Beyond their political positions, we should ask about the conditions in which women access positions of major power

The Galindo-García Linera dialogue illustrates certain edges of this game; in this case, her difficulties in acting in this context in contrast with her creative performances against situations of repression, and the paradox that it is the Vice President who is asking the activist to expand the borders of the possible within the state. Another very recent landmark is the debate that led to the formation of the government in Greece, following the victory of Syriza in early 2015, a leftist coalition with a promising flag of various colours. However, the photo of the brand-new cabinet could not be more masculine and immediately unleashed feminist tongues. Among them, those of the Forum of Feminist Politics of Spain, a country that for its own political process had its eyes on Greece, through an open letter to the new Prime Minister, Alexis Tsipras, titled "Without women there is no democracy" [14]. This simply called for the incorporation of female ministers in the cabinet, and this concrete request was in turn criticized by those who, knowing the Greek process up close, pointed out the obvious masculine pre-eminence and provided the biographies of various women in basic positions in the new government [15]. And the good intentions of this external feminist criticism, unexpectedly aligned with the crude opposition attacks that faced the new government, aided in concealing these women by denouncing their supposed absence.

Further, other feminists also pointed to the weakness of regulations requiring parity or a predetermined quota: not every woman guarantees a feminist agenda, and perhaps not even one that makes a priority of women's rights. Margaret Thatcher (UK Prime Minister), Condoleeza Rice (US Secretary of State), and Angela Merkel (current German Chancellor) are oft-quoted examples. However, beyond their political positions, we should further ask about the conditions in which women access positions of major power.

To this end, it is useful to remember how the publicity impact provoked by the so-called "pink government" of the socialist José Luis Rodríguez Zapatero in 2004, whose cabinet was made up of nine female and eight male ministers, collapsed when personal biographies were reviewed. A seasoned feminist eye could see that the celebrated majority of women depended on certain very objective and revealing data. All but one of the male ministers were married, while more than half of the females declared that they had no partner. At the same time, while the eight male ministers counted more than 20 sons and daughters between them, the nine female ministers had fewer than ten [16]. Leaving aside personal choices, this simple account showed that women's access to high-level public (and also private) positions did not seem to modify traditional family relationships or care practices. On the contrary, they remained more or less unchanged, since men did not seem to have a need to give up paternity or family life to participate in high political spheres [17].

This temporary quarrel, fuelled by the glamorous photograph of the women ministers on the cover of Vogue magazine, reminds us that, in the relationship between the Left and feminism, it is important not only to account for women accessing decision-making spaces, but, above all, under what terms they do it. In addition to how many and how it is necessary to observe who these women are. Diverse models have always been tried in order to understand, guide or moderate female participation.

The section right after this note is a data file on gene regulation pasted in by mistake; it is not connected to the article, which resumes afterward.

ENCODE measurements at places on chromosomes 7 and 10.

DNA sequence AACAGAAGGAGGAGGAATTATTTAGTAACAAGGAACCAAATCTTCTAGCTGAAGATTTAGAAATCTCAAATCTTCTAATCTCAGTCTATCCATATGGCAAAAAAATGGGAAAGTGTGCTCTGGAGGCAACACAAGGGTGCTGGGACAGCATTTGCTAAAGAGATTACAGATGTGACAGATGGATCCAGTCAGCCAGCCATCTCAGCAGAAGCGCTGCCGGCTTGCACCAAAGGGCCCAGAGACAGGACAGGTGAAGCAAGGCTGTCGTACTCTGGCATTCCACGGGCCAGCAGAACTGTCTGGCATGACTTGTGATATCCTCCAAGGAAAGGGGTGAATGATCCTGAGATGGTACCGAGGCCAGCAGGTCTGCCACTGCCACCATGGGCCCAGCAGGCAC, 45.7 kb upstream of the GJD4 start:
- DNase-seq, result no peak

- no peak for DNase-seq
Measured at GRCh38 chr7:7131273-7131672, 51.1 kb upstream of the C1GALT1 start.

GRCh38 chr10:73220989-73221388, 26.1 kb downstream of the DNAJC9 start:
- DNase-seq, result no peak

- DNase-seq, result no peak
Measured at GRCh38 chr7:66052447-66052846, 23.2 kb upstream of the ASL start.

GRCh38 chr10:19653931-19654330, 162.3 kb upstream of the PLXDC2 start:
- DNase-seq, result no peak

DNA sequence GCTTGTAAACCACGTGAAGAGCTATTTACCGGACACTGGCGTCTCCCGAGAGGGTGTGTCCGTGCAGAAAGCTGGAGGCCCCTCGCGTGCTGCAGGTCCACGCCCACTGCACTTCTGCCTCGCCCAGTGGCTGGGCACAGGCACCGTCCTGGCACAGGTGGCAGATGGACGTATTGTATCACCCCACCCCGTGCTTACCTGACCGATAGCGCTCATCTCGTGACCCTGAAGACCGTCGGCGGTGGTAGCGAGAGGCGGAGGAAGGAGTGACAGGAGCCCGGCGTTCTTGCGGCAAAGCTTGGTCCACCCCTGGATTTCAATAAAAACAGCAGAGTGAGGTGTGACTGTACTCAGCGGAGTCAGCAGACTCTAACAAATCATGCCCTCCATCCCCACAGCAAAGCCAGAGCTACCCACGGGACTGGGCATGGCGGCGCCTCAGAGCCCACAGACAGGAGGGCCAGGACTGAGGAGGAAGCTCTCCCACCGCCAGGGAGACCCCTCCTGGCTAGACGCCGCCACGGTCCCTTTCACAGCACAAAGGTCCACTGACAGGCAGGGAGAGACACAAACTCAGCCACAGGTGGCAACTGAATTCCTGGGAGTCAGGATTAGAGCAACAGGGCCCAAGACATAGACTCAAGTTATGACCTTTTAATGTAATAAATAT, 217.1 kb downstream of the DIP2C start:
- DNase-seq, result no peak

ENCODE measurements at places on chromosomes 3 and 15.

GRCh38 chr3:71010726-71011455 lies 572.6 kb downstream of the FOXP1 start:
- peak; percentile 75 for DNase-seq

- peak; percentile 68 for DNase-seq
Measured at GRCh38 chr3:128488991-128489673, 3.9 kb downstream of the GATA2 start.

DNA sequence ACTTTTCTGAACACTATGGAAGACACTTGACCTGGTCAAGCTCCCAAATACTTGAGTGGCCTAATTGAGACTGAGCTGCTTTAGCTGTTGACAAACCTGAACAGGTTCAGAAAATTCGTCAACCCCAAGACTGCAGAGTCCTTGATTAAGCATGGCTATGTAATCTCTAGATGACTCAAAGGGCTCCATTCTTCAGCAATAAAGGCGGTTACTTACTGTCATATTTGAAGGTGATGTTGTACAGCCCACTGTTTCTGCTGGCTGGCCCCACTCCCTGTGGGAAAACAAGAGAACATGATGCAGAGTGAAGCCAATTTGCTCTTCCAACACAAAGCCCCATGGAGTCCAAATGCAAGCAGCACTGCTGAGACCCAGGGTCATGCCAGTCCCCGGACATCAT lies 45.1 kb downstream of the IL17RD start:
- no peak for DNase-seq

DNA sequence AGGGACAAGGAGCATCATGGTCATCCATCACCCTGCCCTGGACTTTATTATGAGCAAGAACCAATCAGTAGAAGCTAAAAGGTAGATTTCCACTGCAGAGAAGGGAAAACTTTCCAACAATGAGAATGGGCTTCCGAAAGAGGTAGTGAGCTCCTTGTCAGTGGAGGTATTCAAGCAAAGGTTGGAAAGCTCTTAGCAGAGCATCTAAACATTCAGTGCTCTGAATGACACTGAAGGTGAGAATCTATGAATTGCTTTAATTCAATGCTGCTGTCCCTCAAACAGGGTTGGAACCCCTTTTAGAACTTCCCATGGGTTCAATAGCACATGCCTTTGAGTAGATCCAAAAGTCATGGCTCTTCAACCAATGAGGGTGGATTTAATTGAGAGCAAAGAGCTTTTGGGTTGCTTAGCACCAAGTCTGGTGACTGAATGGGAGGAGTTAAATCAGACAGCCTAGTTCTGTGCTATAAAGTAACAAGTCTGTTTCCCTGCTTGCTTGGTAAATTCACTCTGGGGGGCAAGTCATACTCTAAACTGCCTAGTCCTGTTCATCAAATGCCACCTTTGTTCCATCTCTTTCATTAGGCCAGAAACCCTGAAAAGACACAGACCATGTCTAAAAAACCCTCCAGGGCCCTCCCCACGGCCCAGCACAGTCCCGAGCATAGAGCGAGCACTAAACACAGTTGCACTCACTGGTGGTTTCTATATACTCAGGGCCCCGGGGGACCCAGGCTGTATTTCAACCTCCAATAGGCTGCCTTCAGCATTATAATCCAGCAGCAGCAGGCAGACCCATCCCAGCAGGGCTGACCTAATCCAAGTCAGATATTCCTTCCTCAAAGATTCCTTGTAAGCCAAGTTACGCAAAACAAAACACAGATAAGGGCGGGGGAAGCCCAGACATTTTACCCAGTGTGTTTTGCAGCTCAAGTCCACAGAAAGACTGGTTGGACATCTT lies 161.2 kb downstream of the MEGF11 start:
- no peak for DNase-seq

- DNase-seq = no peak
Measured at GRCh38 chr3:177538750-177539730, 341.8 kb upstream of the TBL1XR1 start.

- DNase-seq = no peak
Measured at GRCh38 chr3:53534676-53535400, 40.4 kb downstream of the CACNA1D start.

The Latin American tour by Melike Yasar of MMLK revealed the details of an authentic recasting of woman within a very ancient patriarchal reality

Kurdish women recently gained much visibility as part of the Kurdistan liberation movement and its struggle against Islamic State. Their beautiful and exotic figures combined with the harsh image of weapons immediately seduced the international press. The Left redoubled their attention towards this revolutionary process that, in the midst of an unequal war, deployed creative strategies of self-government with the inclusion of women. However, one has to search a long time among the enthusiastic paragraphs dedicated to the combatants to understand that their structure as a movement does not follow the improvised logic the international media attributed to them.

The recent Latin American tour by Melike Yasar, representative of the Women's Movement for the Liberation of Kurdistan (MMLK), gave us a glimpse of the long process involved in building an organization that today shows the world an enviable number of self-government strategies in the area of Kobanê. Passing through the 30th National Women's Encounter, held in the Argentine city of Mar del Plata in October 2015, Yasar revealed the details of an authentic recasting of woman within a very ancient patriarchal reality. In addition to numerous rapes, tortures and deaths, each action brought about the slow construction of new subjectivities within the framework of a dual struggle: against the common enemy and against the patriarchal rationale insidiously embodied within the families themselves. In this sense, the Kurdish process reveals to a progressive West somewhat in awe of it, that a fruitful encounter between the Left and feminisms must remember the microphysics of each force, when confronted by the impact of the macroeconomic and supranational parameters. The day to day, everyday problems, the organization of care and the management of affections are part of an evolving laborious and very situated structure, although the telephoto lenses of the international media are proving late in identifying and globalizing these.